INJURY PREVENTION FOOTBALL
Human risk factors The rate of injury in football depends on several human factors &#x2013; age, level of competition, position on the field, setting, location of injury, time of injury and gender (Table 1). These injuries most commonly involve the lower extremities and are usually graded mild to moderate sprains, strains or contusions (15,16). In a study analysing the injury rates of professional male football athletes in the USA, Morgan et al. (17) found an overall injury rate of 6.2 injuries per 1000 hours of participation. Interestingly, these rates were strikingly different when the data was stratified for games and practices: it was 2.9 injuries per 1000 hours of practice compared to 35.3 injuries per 1000 hours of game-play. The authors also noted that 77% (197 of 256) of injuries involved the lower extremity, most frequently affecting the knee (n = 54) and ankle (n = 46) (17). There is a considerable body of research on some of these factors, as described below.
Gender The National Collegiate Athletic Association (NCAA) recorded injury rates for male and female collegiate football players over the course of 15 years. In one study (18) the injury rate in males alone was four times higher during game-playing than practising (18.75 vs 4.34 injuries per 1000 athlete exposures (AE); rate ratio, RR = 4.3; 95% CI = 4.2&#x2013;4.5). In both situations, more than two-thirds of the injuries were to the lower extremities, followed by the head and neck during games and the trunk and back in practice. Player-to-player contact was the primary cause of injuries during games in this study; most injuries during practice sessions occurred without direct contact with the injured body part. Ankle ligament sprains were most common during both practices and games, and internal derangements of the knee were the most common severe injury (severe is defined as at least 10 days of time loss) (18). Conversely, among female collegiate players, the injury rate
was more than three times higher in games than in practices (16.44 vs 5.23 injuries per 1000 AE; RR = 3.2; 95% CI = 3.1&#x2013;3.4; P< 0.01). The injury rate during preseason practice sessions
was more than three times greater than sessions that were in-season (9.52 vs 2.91 injuries per 1000 AE; RR = 3.3; 95% CI = 3.1&#x2013;3.5; P< 0.01). Approximately 70% of both game and practice injuries affected the lower extremities in females. Ankle ligament sprains (18.3%), knee internal derangements (15.9%), concussions (8.6%), and leg contusions (8.3%) accounted for most of the game injuries reported. However, upper leg muscle-tendon strains (21.3%), ankle ligament sprains (15.3%), internal derangements of the knee (7.7%) and pelvis and hip muscle strains (7.6%) accounted for most of the practice injuries. In these women, player-to-player contact accounted for approximately 54% of the game injuries but less than 20% of all practice injuries. The majority of practice injuries involved non-contact mechanisms (19). In a professional analysis of women&#x2019;s football-related injuries, Junge et al. (20) recorded the injuries in seven international football tournaments. A total of 387 injuries were reported during 174 games. This equates to 67.4 injuries per 1000 player hours (95% CI 60.7&#x2013;74.1) or 2.2 injuries per match (95% CI 2.0&#x2013;2.4). Most of the injuries were caused by contact with another player (84%; 317 of 378), similar to the game data recorded at the NCAA. The injuries frequently involved the lower extremity (n = 248; 65%), followed by the head and neck (n = 67; 18%), trunk (n = 83; 9%) and upper extremity (n = 32; 8%). Contusions (n = 166; 45%) were the most frequent type of injury, followed by sprains or ligament rupture (n = 96; 26%) and strains or muscle-fibre ruptures (n = 31; 8%). The most common diagnosis was an ankle sprain. On average, one injury per match (95%; CI 0.8&#x2013;1.2) was expected to result in absence from a game or from training. The injury rate in top-level women&#x2019;s tournaments was similar that for match injuries in elite male and female players, but the diagnoses and mechanisms of injury among the females differed substantially from those previously reported in male football players (20).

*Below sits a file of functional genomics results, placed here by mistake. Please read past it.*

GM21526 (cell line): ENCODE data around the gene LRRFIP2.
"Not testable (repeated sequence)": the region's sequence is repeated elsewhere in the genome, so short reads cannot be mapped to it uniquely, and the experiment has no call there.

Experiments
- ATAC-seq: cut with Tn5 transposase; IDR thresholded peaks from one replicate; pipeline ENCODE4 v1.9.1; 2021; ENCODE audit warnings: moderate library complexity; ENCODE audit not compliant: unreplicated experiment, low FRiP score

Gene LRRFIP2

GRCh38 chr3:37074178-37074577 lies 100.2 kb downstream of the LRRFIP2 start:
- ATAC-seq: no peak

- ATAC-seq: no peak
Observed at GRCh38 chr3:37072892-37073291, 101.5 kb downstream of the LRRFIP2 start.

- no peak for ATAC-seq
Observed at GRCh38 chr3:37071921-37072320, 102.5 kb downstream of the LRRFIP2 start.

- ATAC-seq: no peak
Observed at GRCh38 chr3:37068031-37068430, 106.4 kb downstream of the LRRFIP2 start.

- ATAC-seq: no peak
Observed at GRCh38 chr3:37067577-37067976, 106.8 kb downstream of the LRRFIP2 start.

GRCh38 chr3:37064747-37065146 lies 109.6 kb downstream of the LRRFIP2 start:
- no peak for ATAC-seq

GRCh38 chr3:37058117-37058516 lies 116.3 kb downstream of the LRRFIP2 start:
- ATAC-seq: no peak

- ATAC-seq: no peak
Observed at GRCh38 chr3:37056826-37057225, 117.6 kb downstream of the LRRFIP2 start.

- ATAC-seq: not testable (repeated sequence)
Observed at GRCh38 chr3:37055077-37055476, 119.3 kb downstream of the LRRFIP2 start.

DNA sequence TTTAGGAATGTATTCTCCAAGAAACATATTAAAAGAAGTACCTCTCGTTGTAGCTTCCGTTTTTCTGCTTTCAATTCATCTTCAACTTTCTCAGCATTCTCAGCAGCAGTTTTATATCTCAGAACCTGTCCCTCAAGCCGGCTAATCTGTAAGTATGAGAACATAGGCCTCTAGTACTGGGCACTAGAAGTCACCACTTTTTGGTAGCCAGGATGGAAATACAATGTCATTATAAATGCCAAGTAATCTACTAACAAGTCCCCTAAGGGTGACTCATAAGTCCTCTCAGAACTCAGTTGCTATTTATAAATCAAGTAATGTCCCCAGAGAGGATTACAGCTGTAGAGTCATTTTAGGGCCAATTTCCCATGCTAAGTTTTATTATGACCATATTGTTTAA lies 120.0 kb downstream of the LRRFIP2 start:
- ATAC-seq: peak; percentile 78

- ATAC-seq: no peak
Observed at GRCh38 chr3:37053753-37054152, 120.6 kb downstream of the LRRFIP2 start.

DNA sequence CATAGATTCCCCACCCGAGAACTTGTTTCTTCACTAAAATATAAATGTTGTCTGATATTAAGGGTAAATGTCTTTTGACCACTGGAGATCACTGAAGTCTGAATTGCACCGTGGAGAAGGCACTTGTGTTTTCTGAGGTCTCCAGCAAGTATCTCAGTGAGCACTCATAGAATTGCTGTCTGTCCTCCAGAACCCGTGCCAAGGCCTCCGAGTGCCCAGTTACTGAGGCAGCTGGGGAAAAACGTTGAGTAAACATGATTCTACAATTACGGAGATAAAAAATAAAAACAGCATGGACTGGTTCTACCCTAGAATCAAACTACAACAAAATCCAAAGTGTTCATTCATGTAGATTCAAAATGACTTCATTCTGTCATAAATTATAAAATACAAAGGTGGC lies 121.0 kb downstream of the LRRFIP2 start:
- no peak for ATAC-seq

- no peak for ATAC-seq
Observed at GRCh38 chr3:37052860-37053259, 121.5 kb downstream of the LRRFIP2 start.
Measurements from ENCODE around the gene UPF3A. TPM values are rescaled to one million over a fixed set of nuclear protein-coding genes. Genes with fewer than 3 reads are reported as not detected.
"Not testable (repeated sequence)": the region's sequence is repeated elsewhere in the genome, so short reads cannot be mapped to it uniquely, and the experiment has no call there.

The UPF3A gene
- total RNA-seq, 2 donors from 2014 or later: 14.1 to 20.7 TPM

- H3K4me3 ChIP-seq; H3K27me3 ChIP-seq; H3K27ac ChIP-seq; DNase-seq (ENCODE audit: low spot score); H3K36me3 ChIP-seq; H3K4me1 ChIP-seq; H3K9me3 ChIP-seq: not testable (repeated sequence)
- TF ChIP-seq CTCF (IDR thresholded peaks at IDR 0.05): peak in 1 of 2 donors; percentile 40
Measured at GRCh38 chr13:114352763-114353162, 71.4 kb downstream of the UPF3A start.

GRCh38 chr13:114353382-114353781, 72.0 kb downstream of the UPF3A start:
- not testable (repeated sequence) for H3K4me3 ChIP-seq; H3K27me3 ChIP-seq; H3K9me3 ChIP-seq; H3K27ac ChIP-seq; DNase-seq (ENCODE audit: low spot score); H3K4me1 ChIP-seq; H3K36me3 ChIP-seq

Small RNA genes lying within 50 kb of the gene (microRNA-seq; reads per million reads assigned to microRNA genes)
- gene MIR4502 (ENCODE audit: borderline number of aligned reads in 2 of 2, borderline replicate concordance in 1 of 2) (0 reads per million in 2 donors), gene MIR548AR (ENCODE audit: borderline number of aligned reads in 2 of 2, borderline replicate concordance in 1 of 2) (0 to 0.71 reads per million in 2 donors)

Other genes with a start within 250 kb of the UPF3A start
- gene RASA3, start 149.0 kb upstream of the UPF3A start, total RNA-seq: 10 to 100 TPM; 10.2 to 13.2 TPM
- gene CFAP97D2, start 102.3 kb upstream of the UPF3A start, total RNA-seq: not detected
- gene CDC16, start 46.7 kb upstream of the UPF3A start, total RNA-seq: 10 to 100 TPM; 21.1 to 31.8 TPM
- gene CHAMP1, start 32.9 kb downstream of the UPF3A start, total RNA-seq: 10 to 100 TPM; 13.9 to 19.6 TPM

Player position With respect to player position, time of injury and the frequency of injury, Bailey et al. (21) found that strikers and defenders were injured most often, especially if they were playing in amateur leagues. With respect to position on the field, eight (54%) injuries occurred in midfielders, three (20%) each in forward and defence players, and one (7%) in a goalkeeper. The median age of the injured players was 22 years, with a range of 20&#x2013;35 years (21).
Timing of injury
The time at which the injury occurred during the game was statistically significant. The investigators (21) noted that most occurred in the fourth quarter (five injuries), followed by the first (four injuries) and third (four injuries) quarters of the match. These findings reinforce the hypothesis that neuromuscular
FEMALE FOOTBALLERS BUT EVIDENCE SUGGESTS THAT A PREVENTION PROGRAMME WILL DECREASE THEIR INCIDENCE
ACL INJURIES ARE NOT UNCOMMON IN MALE AND
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